According to experts, the discovery challenges the current theory about the formation of our natural satellite.
A new article published in the journal Nature Geoscience suggests that the composition of oxygen present on Earth is different from that found on the Moon, which may challenge our current understanding of how the satellite formed. To carry out the discovery, the researchers responsible for the study evaluated the isotopes of the substance present in lunar samples and compared them with terrestrial ones.
The most common theory of the formation of the Moon is the Giant Impact Hypothesis, which suggests that our satellite was formed from debris resulting from the collision between the primitive Earth and a protoplanet called Theia. That’s why, according to scientists, our planet and the Moon are geochemically similar – and the lunar samples collected during the Apollo missions, in fact, are almost identical in composition to the oxygen isotopes here.
However, although the hypothesis explains the geochemical similarities between the Earth and the Moon, it remains unclear how it happened. For the experts, there are two alternatives: either the two bodies that collided had identical composition (which is very unlikely), or their oxygen isotopes were completely mixed after the impact.
In the new study, the team evaluated oxygen isotopes present in several types of lunar rocks of different depths within its mantle. So, after the analyzes, the researchers found that the composition of the substance varied according to the part of the Moon from which it came.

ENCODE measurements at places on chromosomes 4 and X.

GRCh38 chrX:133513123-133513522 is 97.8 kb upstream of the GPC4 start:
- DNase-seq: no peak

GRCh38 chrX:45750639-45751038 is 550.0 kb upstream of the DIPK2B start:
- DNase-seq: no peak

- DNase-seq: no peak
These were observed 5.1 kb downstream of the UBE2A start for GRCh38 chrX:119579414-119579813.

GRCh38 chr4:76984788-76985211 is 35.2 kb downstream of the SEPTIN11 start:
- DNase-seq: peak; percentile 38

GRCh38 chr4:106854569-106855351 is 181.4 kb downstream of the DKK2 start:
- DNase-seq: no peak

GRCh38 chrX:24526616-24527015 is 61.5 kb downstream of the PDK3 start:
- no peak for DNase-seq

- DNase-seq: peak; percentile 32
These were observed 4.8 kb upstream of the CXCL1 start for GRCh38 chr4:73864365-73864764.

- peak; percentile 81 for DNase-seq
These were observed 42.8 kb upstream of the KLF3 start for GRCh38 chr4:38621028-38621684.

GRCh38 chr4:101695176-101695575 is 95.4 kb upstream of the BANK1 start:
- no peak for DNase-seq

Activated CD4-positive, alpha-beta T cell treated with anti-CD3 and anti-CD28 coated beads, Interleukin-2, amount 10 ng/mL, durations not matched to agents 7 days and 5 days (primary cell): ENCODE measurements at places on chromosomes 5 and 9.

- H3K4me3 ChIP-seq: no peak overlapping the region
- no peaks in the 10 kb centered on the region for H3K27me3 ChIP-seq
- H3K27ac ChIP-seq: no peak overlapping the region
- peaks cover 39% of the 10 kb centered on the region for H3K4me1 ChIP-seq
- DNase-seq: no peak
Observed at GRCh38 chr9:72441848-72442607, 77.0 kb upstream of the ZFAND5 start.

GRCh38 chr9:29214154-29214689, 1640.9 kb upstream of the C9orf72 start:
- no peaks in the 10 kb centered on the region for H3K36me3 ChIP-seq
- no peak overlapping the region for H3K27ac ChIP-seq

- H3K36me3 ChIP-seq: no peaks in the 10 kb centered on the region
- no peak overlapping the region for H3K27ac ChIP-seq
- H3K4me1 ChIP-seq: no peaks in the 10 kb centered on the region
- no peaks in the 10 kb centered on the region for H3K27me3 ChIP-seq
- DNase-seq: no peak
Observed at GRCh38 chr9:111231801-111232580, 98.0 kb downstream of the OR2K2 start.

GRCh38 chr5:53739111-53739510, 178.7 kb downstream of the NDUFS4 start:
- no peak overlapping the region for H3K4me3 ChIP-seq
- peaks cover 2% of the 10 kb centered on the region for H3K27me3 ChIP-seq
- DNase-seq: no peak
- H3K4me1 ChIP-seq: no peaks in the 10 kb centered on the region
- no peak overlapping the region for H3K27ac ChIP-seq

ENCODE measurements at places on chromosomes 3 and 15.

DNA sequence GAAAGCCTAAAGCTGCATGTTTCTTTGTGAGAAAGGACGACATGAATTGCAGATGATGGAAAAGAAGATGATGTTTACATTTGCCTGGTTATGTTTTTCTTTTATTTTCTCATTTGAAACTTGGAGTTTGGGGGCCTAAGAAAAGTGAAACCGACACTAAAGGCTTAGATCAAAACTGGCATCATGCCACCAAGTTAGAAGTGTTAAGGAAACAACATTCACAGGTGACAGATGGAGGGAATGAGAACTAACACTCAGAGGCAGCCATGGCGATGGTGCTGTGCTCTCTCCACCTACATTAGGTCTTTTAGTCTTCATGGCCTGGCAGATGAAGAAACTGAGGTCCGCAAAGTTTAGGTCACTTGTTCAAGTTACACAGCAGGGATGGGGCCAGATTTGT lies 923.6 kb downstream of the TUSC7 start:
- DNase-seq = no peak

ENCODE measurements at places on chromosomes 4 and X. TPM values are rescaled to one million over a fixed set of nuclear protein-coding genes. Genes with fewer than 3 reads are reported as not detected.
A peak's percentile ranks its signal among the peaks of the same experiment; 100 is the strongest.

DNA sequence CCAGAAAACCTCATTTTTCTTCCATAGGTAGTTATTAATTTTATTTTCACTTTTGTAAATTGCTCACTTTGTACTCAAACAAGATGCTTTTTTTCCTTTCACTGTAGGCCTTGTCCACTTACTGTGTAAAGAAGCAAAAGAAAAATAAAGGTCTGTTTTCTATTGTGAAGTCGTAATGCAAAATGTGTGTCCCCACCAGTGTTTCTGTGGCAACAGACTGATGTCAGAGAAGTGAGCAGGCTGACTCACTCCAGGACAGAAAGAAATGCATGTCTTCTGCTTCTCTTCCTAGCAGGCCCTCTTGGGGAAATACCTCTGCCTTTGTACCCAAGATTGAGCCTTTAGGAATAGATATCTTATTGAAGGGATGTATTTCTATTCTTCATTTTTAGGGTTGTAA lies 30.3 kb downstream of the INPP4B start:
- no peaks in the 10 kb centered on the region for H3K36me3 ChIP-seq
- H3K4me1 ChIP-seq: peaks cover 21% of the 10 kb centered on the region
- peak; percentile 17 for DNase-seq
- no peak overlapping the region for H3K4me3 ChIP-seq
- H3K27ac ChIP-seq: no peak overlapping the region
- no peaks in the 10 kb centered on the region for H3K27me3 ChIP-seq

“Our findings suggest that the deep lunar mantle may have experienced less mixing and is more representative of Theia’s impact,” said Erick Cano, one of the researchers, in a statement. “The data suggests that the distinctive oxygen isotope compositions of Theia and the Earth have not been completely homogenized by the impact that formed the Moon and provide quantitative evidence that Theia could have formed farther from the Sun than our planet.”
According to the researchers, the article is important because it eliminates the need for giant impact models that include a complete homogenization of oxygen isotopes between the Earth and the Moon. “Based on the results from our isotopic analysis, Theia would have an origin farther out from the Sun relative to Earth and shows that Theia’s distinct oxygen isotope composition was not completely lost through homogenization during the giant impact,” noted Zach Sharp, co-author of the study.